Essentially, it was originally the sound of a Les Paul, or more often his Gibson SG, plugged into a Marshall amplifier – by now 100-watt stacks – with the tone setting(s) on the guitar turned almost all the way down and the volume full up. Cream’s Sunshine Of Your Love, Tales of Brave Ulysses, and Strange Brew are also classic ‘woman tone’ tracks, and listen to Cream’s Disraeli Gears for maximum Fool SG action.

That second album was so-named because Clapton had been talking about cycling again, and Cream roadie Mick Turner – attempting to sound knowledgeable about dérailleur gears – said “Oh yeah, Disraeli Gears” instead. Britain’s 19th-century Prime Minister Benjamin Disraeli was sadly far too dead by then to offer comment.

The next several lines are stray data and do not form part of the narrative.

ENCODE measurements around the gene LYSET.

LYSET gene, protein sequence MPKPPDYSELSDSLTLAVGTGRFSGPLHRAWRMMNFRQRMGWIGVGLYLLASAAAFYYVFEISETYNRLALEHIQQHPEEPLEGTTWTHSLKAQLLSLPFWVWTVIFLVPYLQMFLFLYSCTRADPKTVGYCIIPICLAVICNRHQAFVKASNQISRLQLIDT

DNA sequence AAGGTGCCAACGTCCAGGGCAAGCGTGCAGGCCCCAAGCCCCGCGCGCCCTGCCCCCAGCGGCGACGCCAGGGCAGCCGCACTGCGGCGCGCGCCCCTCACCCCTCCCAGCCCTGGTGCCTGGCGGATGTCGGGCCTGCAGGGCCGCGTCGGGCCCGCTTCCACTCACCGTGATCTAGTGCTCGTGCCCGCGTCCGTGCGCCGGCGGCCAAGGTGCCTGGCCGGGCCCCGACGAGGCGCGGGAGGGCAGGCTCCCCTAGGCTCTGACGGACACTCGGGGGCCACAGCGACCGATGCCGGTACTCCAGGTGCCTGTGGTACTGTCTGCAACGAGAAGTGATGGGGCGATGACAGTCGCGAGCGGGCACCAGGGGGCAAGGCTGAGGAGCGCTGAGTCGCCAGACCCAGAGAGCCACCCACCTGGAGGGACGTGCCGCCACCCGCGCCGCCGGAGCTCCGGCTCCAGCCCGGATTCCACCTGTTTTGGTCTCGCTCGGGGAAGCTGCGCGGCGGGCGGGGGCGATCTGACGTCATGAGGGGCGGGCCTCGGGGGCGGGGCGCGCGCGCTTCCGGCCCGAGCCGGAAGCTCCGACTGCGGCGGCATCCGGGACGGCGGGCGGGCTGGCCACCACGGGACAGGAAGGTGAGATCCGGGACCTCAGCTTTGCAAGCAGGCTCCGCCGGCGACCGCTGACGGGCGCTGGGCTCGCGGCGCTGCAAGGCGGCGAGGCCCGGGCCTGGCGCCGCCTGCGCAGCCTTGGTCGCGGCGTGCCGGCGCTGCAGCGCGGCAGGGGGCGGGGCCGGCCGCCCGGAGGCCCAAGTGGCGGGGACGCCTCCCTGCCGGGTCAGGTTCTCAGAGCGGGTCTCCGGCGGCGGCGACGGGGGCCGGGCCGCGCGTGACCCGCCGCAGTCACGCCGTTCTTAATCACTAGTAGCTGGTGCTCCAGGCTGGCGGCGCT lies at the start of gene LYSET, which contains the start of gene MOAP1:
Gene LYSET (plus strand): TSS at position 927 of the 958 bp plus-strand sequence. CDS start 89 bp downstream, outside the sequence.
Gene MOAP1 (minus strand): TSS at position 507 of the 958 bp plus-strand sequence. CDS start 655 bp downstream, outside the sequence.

Eric Clapton
Image: Michael Ochs Archives / Getty Images

Clapton also played the Fool SG as his main live guitar, debuting it in public at Cream’s first US show in March 1967 at the RKO Theater in Manhattan, and stuck with it until late spring the following year. Hear it on the lauded March 1968 Winterland recordings, including Crossroads and Spoonful on Live Cream I & II.

Clapton had two other main guitars in later Cream… and neither was a single-cut Les Paul. He started to play the cherry red Gibson ES-335 he’d bought while in The Yardbirds, but rarely then played. One assumes Clapton’s love of Freddie King was the inspiration for getting his ES-335 (King was the reason he first wanted a Les Paul, too, inspired by the cover of FK’s Let’s Hide Away And Dance Away of 1961) and it was famously used during Cream’s farewell tour in the autumn of 1968.

The tour culminated in two concerts at the Royal Albert Hall in November 1968, and in the second concert of the day, Clapton played this ES-335 whilst he used a Gibson Firebird I in the first concert. In December 1968, Clapton went on to cut Cream’s Badge and other tracks with this 335, released later on Cream’s Goodbye album (released 1969).